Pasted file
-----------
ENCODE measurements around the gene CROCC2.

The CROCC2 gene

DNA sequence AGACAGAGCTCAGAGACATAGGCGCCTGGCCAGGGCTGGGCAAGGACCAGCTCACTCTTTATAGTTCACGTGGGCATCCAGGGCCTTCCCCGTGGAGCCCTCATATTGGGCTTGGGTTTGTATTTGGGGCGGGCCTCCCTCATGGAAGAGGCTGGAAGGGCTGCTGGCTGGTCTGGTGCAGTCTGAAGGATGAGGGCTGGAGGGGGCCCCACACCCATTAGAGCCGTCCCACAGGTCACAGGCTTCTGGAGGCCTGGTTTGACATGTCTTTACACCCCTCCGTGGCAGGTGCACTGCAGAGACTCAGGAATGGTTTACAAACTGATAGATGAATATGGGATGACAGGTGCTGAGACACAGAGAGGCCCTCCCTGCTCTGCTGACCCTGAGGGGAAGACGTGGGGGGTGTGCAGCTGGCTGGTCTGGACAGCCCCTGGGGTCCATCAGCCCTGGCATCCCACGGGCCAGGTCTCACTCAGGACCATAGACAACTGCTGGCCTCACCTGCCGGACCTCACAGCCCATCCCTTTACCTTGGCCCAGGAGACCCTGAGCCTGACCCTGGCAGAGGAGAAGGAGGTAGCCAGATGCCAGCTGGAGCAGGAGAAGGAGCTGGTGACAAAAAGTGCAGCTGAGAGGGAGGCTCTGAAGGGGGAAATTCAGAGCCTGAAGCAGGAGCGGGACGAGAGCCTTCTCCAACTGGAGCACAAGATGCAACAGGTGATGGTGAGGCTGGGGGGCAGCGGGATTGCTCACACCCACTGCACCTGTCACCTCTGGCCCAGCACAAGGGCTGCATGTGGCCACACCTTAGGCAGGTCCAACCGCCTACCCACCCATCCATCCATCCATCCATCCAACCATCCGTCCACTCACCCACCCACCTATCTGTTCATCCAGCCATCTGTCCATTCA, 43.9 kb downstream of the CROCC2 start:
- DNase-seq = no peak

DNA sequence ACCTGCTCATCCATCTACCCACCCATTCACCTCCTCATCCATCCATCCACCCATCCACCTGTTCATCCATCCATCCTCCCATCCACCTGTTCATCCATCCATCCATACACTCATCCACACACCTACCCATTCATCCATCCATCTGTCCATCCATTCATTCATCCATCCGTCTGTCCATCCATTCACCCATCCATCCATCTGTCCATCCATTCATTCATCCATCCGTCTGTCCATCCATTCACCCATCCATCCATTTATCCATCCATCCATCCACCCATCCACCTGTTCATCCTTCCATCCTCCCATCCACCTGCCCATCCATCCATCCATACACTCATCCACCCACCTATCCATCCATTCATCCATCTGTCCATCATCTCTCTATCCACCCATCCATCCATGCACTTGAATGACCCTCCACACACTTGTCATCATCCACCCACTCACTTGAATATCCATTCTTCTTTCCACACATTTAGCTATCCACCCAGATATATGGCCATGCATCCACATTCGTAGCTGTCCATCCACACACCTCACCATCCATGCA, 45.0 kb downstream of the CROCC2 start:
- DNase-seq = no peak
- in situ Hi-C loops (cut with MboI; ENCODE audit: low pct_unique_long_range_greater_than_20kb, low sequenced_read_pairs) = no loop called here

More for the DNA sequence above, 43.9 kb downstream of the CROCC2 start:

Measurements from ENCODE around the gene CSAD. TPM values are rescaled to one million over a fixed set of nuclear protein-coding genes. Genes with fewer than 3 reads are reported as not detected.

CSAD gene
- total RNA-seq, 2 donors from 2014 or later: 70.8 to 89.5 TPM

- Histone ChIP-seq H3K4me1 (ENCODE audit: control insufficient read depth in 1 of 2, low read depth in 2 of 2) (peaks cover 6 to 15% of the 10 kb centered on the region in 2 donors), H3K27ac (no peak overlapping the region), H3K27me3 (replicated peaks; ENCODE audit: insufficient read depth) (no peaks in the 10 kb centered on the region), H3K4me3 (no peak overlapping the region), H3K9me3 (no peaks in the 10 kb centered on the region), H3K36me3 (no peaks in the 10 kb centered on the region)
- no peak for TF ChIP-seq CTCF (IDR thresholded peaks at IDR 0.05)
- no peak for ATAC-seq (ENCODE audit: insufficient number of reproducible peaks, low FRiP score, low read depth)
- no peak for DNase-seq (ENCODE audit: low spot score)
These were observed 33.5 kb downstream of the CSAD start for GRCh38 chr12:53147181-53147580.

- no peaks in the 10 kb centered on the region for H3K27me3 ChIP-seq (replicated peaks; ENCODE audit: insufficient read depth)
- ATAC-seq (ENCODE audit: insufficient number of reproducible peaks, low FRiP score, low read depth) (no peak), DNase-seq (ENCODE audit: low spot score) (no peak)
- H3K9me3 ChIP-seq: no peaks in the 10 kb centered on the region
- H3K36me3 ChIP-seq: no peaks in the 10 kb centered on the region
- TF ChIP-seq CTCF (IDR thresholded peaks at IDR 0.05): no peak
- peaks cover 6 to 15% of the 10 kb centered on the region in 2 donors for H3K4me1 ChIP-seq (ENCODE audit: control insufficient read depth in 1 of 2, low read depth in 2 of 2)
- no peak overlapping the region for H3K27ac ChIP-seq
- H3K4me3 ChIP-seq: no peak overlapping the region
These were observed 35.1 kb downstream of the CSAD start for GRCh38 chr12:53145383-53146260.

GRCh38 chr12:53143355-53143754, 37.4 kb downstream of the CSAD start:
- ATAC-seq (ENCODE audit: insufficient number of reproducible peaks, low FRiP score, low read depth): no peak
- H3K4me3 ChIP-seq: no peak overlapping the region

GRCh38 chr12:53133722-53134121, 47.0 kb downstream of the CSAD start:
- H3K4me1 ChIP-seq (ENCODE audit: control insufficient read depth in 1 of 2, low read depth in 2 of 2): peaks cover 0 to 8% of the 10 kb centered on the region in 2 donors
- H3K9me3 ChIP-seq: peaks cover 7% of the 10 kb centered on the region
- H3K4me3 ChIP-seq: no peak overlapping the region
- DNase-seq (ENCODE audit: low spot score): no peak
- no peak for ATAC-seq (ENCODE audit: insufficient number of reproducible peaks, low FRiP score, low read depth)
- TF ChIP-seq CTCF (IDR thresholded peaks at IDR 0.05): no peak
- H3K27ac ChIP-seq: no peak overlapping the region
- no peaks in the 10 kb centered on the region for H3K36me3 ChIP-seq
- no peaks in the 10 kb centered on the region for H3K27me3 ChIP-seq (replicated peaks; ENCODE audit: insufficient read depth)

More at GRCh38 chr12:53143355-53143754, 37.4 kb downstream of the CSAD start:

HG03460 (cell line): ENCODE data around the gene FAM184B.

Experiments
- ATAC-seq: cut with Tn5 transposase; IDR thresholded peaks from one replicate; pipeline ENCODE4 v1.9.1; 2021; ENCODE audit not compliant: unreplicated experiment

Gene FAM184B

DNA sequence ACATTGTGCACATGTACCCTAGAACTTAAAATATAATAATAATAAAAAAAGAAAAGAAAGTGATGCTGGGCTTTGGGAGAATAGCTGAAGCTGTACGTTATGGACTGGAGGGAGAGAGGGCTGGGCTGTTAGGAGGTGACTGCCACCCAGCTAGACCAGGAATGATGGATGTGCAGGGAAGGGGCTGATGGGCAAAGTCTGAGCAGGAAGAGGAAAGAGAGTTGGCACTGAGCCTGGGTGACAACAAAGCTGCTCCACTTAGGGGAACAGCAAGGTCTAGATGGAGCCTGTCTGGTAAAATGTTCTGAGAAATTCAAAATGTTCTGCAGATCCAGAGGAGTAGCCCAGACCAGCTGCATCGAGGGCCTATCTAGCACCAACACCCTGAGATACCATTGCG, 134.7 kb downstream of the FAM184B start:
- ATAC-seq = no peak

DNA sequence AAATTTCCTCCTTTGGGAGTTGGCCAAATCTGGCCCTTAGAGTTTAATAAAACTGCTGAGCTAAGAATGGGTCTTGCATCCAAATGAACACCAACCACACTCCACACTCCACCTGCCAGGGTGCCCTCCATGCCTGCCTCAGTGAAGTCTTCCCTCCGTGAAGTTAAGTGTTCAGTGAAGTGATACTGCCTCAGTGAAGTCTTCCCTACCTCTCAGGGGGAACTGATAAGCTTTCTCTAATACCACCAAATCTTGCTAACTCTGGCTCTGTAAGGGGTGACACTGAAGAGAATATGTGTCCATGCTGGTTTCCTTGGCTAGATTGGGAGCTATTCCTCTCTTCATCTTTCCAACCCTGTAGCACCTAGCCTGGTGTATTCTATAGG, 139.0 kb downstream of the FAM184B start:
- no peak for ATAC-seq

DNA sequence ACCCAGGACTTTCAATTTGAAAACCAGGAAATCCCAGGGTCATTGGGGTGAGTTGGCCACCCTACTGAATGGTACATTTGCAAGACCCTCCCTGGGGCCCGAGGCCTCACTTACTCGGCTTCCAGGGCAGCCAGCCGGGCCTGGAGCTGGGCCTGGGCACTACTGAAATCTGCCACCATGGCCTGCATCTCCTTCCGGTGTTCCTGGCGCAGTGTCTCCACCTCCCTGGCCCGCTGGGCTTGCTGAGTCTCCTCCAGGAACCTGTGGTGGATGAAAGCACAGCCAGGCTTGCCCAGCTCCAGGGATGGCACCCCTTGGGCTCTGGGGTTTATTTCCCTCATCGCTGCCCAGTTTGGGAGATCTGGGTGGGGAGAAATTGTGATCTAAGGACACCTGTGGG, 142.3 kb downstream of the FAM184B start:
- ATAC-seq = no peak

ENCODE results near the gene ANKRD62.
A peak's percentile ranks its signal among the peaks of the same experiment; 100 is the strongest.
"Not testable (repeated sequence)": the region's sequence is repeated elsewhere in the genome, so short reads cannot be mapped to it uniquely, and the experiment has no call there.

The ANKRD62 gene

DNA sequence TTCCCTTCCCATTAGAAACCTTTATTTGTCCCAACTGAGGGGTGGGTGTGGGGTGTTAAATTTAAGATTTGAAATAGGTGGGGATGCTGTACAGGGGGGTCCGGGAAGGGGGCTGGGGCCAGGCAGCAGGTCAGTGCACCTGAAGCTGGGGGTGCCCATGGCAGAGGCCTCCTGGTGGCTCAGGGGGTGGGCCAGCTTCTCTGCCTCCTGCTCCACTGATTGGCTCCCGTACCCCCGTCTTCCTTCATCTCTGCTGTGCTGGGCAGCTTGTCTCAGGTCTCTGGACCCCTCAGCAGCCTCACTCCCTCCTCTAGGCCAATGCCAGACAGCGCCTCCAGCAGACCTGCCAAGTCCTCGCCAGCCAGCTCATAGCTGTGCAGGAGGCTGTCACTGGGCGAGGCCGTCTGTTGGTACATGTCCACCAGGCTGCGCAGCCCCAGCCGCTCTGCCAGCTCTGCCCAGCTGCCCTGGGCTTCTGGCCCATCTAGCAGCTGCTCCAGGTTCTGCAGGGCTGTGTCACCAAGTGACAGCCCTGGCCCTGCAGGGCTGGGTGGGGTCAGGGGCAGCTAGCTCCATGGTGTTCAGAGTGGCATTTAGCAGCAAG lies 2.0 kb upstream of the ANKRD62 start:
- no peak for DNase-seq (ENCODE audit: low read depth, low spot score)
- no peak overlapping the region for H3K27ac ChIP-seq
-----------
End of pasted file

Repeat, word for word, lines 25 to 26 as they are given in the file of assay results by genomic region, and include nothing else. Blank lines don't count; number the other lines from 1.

These were observed 35.1 kb downstream of the CSAD start for GRCh38 chr12:53145383-53146260.

GRCh38 chr12:53143355-53143754, 37.4 kb downstream of the CSAD start: